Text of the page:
'Toca' walk on the wild side, with Toca Nature app

First impressions 

When I was growing up in Cayman with my three siblings, we were lucky enough to go on many summer holidays as a family, hitting everything from the Disney parks to spending time at a horse ranch in Montana. The ranch became one of our favorite places, probably because the landscape was the complete opposite of what we were used to in the Caribbean. 

We did the whole “National Lampoon’s Vacation” thing – everyone in a large rental car, making our way across the United States, getting lost a number of times, and visiting such amazing places as the Grand Canyon, Yellowstone Park and the Great Salt Lake. Although we never went to the mythical Walley World, I had my own encounter with a moose at Yellowstone, where, upon reflection, I could have been killed. Apparently approaching a calf while the mother is around is a very bad idea; but that’s a story for another time. 

What I’m trying to say, in a very roundabout way, is that we really gained an appreciation for the great outdoors and the amazing creatures to be found in the wild. Therefore, when I fell upon the Toca Nature app in the App Store, I was intrigued. It would allow me to create my own little wilderness, and hopefully encourage animals to come out of hiding and explore it. 

Sure, they said this would be great for kids, but as I must test these things for scientific purposes, ahem, I downloaded it.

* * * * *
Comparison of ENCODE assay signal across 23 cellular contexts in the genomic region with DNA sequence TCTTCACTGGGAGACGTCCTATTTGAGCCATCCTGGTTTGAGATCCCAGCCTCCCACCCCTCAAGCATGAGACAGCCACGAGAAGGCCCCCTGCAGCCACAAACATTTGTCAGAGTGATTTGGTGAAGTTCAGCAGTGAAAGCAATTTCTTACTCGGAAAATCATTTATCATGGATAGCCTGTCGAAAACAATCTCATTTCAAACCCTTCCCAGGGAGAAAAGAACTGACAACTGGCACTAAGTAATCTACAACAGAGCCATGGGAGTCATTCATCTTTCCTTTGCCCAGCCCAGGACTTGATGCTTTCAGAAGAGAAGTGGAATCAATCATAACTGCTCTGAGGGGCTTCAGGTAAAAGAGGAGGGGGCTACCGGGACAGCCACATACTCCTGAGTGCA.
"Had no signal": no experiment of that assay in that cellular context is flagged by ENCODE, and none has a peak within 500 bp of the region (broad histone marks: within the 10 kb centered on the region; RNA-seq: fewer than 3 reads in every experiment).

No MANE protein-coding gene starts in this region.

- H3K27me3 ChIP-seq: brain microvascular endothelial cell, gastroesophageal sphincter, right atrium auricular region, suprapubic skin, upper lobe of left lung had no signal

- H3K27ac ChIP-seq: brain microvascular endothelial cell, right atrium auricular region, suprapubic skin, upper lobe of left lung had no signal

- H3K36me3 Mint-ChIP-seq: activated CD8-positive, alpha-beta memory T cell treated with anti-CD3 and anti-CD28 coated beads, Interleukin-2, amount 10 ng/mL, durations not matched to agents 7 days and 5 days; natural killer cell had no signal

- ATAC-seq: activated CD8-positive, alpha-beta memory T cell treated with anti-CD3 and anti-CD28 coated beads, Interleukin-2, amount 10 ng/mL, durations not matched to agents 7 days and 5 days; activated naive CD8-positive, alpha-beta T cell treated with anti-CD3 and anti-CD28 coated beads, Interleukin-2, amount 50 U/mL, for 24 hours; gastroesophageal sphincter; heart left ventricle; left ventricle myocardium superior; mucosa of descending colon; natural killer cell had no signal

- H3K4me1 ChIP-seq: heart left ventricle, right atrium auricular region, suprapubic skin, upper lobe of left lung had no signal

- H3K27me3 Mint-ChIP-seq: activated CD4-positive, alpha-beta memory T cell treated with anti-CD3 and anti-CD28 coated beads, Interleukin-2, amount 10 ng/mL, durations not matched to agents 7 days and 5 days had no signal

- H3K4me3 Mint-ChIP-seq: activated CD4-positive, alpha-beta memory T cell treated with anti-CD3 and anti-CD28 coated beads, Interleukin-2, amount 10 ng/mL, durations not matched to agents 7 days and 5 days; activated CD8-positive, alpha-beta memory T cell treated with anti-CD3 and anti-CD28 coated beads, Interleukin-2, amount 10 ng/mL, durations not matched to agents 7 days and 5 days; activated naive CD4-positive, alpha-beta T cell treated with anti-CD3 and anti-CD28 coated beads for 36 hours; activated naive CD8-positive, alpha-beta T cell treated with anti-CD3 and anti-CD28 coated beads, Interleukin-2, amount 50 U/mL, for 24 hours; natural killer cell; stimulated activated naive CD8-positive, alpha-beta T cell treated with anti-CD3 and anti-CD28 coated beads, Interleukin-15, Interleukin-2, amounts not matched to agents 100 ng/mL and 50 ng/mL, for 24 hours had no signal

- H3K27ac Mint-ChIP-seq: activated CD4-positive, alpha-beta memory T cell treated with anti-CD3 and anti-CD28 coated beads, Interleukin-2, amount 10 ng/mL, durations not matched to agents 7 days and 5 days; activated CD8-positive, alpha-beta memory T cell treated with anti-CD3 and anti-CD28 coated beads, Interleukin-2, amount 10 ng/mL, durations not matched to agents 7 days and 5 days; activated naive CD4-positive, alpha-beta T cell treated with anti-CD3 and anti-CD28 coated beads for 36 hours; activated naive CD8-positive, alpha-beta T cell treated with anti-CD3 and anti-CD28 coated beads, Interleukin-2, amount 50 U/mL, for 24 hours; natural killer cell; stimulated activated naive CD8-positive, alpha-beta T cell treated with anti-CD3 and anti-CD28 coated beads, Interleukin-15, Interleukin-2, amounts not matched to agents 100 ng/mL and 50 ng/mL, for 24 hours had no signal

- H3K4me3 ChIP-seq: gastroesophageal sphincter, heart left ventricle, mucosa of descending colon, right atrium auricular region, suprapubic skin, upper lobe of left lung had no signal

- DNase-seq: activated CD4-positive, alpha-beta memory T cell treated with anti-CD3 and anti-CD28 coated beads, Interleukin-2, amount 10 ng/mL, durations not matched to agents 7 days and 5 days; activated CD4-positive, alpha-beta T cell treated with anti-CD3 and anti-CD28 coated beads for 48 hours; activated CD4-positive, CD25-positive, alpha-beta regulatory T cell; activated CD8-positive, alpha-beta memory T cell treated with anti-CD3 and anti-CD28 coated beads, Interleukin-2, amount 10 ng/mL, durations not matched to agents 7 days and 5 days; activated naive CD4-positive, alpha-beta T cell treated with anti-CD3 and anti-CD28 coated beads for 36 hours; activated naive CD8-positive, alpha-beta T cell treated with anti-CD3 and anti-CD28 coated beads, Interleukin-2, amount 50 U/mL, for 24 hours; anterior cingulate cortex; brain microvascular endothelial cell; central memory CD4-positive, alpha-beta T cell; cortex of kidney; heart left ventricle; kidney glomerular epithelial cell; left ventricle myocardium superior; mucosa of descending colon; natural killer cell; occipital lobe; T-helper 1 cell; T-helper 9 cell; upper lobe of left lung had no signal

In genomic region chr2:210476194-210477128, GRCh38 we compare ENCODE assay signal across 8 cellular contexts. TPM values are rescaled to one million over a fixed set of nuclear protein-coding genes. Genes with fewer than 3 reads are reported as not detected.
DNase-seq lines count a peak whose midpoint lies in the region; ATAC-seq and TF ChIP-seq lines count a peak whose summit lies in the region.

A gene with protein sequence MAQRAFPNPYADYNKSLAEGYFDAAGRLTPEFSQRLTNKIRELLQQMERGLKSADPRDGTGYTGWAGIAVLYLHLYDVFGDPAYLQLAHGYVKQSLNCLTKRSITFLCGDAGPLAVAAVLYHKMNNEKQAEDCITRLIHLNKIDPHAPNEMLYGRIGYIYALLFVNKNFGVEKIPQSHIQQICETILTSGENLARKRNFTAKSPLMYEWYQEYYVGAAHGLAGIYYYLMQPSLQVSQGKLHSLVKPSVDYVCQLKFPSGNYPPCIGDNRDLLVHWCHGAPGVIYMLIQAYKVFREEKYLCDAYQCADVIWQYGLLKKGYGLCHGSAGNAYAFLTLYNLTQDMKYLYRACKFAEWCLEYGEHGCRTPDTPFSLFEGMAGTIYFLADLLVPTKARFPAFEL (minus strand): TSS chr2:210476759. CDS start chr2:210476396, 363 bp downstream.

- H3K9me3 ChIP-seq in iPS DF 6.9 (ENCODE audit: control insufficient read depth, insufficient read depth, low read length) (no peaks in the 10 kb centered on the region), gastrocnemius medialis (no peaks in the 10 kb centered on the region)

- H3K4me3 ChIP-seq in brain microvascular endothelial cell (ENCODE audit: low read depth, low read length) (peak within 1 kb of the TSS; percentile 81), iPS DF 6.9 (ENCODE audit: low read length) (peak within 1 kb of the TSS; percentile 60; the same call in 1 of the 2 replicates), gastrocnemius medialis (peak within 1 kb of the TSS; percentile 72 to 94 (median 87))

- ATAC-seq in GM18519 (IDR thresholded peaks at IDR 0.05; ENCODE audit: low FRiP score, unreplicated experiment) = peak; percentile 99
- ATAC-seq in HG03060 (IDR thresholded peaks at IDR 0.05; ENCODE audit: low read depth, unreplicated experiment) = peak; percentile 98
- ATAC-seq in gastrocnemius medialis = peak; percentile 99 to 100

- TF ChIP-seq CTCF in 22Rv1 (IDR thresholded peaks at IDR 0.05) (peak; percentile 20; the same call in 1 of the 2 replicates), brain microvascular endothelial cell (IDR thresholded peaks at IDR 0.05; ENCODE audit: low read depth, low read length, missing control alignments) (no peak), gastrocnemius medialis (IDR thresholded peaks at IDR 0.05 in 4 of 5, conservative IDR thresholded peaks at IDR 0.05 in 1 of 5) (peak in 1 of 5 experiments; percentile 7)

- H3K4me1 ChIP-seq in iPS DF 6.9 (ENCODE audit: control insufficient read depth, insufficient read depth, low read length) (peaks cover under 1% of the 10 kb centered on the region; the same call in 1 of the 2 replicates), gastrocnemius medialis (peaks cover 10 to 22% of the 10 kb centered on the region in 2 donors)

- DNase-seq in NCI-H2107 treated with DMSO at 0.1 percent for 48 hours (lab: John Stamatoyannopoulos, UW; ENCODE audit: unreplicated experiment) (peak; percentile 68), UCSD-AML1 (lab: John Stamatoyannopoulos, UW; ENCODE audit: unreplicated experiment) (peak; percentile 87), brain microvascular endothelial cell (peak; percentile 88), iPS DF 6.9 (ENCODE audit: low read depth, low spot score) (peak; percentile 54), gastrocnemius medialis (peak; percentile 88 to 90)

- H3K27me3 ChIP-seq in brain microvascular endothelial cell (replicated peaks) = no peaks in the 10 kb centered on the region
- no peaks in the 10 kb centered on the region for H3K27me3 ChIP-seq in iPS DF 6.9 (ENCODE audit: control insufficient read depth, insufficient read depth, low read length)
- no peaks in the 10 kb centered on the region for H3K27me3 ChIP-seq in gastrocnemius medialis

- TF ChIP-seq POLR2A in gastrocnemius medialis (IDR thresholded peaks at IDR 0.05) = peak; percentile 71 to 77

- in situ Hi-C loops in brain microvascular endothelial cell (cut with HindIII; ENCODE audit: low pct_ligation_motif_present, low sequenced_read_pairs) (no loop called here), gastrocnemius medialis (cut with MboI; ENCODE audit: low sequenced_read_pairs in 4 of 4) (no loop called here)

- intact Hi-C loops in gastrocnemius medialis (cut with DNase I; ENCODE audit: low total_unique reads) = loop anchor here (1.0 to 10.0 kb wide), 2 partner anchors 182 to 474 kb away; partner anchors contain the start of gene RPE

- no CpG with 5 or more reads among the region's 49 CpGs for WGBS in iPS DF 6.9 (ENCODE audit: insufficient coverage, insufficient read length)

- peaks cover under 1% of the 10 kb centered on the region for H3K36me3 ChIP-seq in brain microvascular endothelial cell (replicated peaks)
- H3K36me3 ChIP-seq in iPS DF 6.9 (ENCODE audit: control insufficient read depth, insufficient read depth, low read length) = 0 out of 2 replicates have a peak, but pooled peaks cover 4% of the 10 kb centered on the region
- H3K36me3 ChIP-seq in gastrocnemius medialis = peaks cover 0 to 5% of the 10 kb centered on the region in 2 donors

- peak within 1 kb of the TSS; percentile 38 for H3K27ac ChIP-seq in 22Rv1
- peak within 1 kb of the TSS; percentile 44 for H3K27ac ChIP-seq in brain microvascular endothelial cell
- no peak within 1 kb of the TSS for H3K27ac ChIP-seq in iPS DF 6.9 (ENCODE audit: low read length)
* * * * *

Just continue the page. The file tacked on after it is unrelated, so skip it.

How it works 

If you’d asked me when I first opened it, I couldn’t have told you how it worked, because I had no idea myself. The initial screen offers you a big fat “play” button in the middle, and in the top left hand corner you’ll see “for parents” followed by an arrow. Oh yes, and there’s a baby woodpecker going bananas on the title letters. 

As I’m not a parent, I went for the “play” icon, expecting to be taken to a video with detailed instructions and maybe some examples. Nope. It took me straight to a landscape with a globe in the bottom right hand corner, some icons along the bottom, and the “home” button in the top left hand corner. Hmmm… 

After tapping and dragging and not really getting anywhere, I decided to go back to the main screen and see what the parent thing was all about. 

Well, before you’re even allowed to get to that section, you have to put in the year of your birth. I furtively looked around for any eyes on my screen, and tapped mine in (like the app could have told if I was lying, as I do on so many first dates.) 

I was then taken to an area where the designer explained why he had created this app, followed by … instructions – yay! I began to wonder if the app creator felt that kids would be able to figure it out from the start, but that parents needed help. 

The instructions explain how the tools work, and that all the items in Toca Nature are related. For example, once you add trees, lakes and mountains to your landscape, plants and creatures will appear with them.

You have to figure out which creatures eat what, and collect/distribute fish, nuts and berries appropriately. You’ll have access to a tree tool, an ax (for the lumberjack in all of us), the mountain tool and the water tool, allowing you to add all kinds of topography to your national park. You’ll also get a magnifying glass to zoom in on locations for a closer look. 

Once you feel comfortable enough to start getting artistic, hit the “back” arrow, and then “play.” 

Use the globe to turn the landscape so you can view it from different angles. Along the bottom of your screen you’ll see a line of icons, including the magnifying glass, a mountain and wolf, a lake and beaver, a tree, and the ax tool. Tap on the tree icon once, and you’ll see you’ve got extra options, each with its own animal, such as a bear, rabbit, fox, bird and deer.